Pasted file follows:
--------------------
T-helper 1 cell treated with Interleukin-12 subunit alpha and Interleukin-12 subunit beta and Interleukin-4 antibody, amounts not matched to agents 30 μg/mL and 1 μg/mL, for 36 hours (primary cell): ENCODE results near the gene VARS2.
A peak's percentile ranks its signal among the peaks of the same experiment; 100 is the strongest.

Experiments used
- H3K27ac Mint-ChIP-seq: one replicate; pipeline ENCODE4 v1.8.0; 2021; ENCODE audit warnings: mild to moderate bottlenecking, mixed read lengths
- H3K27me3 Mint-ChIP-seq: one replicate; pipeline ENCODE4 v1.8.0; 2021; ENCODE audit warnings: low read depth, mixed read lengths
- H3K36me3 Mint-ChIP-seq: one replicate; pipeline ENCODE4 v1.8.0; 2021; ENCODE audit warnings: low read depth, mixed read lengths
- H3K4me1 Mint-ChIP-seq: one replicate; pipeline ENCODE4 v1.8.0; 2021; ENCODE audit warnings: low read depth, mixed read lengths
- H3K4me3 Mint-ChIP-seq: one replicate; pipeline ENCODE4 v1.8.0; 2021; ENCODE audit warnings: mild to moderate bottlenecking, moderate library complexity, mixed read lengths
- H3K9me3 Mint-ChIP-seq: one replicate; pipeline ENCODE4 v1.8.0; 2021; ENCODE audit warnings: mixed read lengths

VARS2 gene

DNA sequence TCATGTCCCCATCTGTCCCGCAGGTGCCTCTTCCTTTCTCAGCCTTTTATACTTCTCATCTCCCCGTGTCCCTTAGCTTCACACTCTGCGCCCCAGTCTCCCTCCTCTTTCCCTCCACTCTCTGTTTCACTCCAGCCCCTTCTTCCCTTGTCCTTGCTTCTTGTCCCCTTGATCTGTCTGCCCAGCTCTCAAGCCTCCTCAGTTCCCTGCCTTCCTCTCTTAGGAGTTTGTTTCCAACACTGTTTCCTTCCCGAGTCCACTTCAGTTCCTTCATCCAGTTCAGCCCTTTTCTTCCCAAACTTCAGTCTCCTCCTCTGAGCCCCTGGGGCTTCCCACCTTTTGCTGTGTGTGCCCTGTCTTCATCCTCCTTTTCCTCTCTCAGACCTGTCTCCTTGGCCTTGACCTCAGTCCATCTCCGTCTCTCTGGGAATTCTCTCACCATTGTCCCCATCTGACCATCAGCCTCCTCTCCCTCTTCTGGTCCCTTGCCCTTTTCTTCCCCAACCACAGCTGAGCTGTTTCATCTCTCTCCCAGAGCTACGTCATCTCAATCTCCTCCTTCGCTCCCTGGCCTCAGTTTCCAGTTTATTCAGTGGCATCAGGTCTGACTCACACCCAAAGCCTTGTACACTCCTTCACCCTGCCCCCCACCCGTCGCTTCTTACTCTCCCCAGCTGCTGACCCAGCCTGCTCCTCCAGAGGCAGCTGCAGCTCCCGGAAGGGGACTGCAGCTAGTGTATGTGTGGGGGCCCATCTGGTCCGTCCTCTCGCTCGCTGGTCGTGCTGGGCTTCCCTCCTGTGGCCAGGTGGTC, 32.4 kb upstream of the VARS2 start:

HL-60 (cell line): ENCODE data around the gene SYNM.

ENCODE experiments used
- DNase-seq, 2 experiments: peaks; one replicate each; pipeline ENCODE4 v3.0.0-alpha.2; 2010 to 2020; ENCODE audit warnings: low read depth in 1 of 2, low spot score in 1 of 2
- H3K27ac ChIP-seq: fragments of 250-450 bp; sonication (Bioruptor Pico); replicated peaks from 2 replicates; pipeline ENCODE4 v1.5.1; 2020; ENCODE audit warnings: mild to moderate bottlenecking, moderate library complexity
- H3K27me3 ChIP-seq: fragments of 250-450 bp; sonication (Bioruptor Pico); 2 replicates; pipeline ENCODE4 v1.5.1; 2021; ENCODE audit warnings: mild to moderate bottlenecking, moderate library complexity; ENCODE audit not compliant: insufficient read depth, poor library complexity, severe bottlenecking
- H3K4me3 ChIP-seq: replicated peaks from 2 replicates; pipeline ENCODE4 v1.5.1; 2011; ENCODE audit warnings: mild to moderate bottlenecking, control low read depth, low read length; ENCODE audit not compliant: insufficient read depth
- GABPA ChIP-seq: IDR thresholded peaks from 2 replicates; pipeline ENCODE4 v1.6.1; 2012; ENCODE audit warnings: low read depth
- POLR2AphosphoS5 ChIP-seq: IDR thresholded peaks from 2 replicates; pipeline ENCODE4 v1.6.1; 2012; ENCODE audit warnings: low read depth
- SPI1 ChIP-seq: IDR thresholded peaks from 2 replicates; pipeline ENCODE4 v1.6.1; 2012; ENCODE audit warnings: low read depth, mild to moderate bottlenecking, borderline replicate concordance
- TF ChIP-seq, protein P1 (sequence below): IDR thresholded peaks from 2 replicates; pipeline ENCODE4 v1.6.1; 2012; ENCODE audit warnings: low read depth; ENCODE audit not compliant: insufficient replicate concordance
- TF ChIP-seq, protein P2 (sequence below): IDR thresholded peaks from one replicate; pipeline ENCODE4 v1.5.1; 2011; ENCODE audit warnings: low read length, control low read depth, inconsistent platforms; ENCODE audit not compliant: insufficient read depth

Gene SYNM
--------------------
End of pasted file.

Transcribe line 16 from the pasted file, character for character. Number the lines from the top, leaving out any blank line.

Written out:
- H3K27me3 ChIP-seq: fragments of 250-450 bp; sonication (Bioruptor Pico); 2 replicates; pipeline ENCODE4 v1.5.1; 2021; ENCODE audit warnings: mild to moderate bottlenecking, moderate library complexity; ENCODE audit not compliant: insufficient read depth, poor library complexity, severe bottlenecking